My First Scott Fish Bowl Experience

One of our writers, Liam Connolly, was able to get a place in the Scott Fish Bowl for the first time and written about the experience. He walks through his picks round by round.

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I think the title of this article says it all. Thanks to Scott Fish himself, Ryan McDowell and John Bosch for everything they do to put this great event every year. Plus all the great things they do through Fantasy Cares.

Seeing and being part of a community that raises so much money from one event is truly remarkable and we should all be proud of what we achieve, year in, year out.

This article will be explaining how I approached a fairly unique drafting experience and some of the decisions I made throughout the draft.

Hope you enjoy!

My First Scott Fish Bowl Experience – Pre-draft

Scott, for the first time in Scott Fish Bowl history, allowed drafters to pick a division and draft position slot. I managed to get my division and draft position preference, which made planning for my first SFBX a bit easier.

My division, the Hungry Hippos division was a tough one. Names like Scott Clark of ESPN, Lee Schechter of Bleacher Report and Chris Towers of CBS Sports were the headliners, among many other top minds in the fantasy football world. So, I knew I had to be on my game.

Two resources I used a ton was our own customisable stats sheet, including Value Based Drafting, which Rich put together and released before drafts started kicking off and Addison Hayes excellent stats database sheet from previous years, customised to SFBX scoring and ranking over the years.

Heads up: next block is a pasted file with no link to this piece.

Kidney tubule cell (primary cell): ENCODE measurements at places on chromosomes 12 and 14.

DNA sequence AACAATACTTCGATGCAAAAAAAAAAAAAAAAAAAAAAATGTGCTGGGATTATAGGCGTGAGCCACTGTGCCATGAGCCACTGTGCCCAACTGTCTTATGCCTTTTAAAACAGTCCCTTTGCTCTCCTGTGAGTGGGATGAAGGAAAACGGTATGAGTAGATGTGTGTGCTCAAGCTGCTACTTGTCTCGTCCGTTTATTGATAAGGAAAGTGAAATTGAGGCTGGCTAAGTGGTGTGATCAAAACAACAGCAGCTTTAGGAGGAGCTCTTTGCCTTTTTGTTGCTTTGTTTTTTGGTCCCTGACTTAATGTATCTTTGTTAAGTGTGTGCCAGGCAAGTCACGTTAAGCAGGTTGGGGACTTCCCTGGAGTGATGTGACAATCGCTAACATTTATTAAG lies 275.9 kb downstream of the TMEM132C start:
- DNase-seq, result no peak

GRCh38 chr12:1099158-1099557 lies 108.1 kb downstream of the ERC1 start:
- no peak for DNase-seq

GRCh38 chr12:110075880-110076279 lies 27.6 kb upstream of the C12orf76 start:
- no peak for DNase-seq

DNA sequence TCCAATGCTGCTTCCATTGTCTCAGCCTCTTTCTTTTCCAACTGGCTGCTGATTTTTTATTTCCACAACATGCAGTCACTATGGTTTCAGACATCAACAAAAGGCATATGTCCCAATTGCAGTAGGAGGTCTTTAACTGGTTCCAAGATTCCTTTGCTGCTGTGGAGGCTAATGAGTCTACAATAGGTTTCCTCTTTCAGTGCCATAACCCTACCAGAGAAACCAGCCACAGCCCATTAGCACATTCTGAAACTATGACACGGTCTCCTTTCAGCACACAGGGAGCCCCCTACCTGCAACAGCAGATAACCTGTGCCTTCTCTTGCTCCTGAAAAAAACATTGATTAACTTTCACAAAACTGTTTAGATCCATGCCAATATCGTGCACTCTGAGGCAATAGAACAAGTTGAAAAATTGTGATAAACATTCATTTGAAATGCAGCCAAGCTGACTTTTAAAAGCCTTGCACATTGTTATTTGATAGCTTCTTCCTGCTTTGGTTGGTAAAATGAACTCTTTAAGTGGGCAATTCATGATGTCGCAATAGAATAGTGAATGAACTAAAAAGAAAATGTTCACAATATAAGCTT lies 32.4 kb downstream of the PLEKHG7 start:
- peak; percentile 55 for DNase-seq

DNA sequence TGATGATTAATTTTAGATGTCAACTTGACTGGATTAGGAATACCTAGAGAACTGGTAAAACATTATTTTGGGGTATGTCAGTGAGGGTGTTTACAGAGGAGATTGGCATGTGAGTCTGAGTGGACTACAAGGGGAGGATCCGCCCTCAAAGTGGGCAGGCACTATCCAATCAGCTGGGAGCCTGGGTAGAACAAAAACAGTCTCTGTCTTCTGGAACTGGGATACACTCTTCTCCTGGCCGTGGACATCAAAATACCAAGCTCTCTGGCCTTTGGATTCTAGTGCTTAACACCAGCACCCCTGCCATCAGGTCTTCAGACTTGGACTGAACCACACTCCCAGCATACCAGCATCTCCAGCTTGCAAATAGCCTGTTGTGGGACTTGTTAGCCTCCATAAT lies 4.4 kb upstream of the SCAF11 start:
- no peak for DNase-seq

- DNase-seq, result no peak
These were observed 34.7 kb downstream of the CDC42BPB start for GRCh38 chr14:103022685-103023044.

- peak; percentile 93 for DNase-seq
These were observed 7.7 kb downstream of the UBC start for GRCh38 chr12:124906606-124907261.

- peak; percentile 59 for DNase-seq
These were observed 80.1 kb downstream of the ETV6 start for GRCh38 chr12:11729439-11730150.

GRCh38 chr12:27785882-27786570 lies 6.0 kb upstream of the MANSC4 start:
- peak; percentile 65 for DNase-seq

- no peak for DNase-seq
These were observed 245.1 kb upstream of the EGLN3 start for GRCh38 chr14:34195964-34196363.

Probably the best 84 pence I have spent.

From those resources, I had a draft board of 60 players who I was actively looking to target. This list took me about six to eight hours to finalise the weekend before draft day.

This was based on my realistic chances of drafting them at my position in the draft.

I ended up drafting 14 of those 60 players, which when your roster is made of 22 players, is a fairly significant amount. Some factors steered me away from this board however, so let’s dig into my draft.

For those interested, click here to view the draft board:

My First Scott Fish Bowl Experience – The Draft

Pick 1.05: Ezekiel Elliott – Dallas Cowboys

My first pick was pretty much a no-brainer for me. Zeke is my RB2 in my projections and the RB2 when it came to VBD only behind of course CMC so being able to draft him fifth overall was my ideal scenario for me.

No matter the scoring format, running backs are the hottest commodity in drafts this season and Zeke is arguably the most consistent performer in the whole position group.

In his four seasons in the league, Zeke has been a top 10 RB in SFBX scoring, with three of those seasons being top 5 finishes. This is alongside a clear path to 70-100 targets, showcased by his last two seasons of 71 and 95 targets respectively.

Pick 2.08: Miles Sanders – Philadelphia Eagles

Sticking in the NFC West with the next pick, I had to pull the trigger on Sanders here. Mark Andrews was another serious consideration at this spot but after discussing some strategy, doubling up on RBs was the move.

With no veteran backs signed so far, and reports suggesting that Sanders is entrenched as the Eagles starting back, the excitement around the sophomore in a Pederson offense is understandable. Like Zeke, Sanders has a clear path to 80+ targets and showed what he can do with a full workload in the fantasy playoffs last season.

I am ecstatic to have him as my RB2.

Pick 3.05: Matt Ryan – Atlanta Falcons

Not being able to get Mark Andrews at the 3.05 was disappointing after passing upon him for the aforementioned Mile Sanders.

Andrews was pretty high up on my board and this changed my strategy quite a bit regarding the tight end position, but we will get onto that later.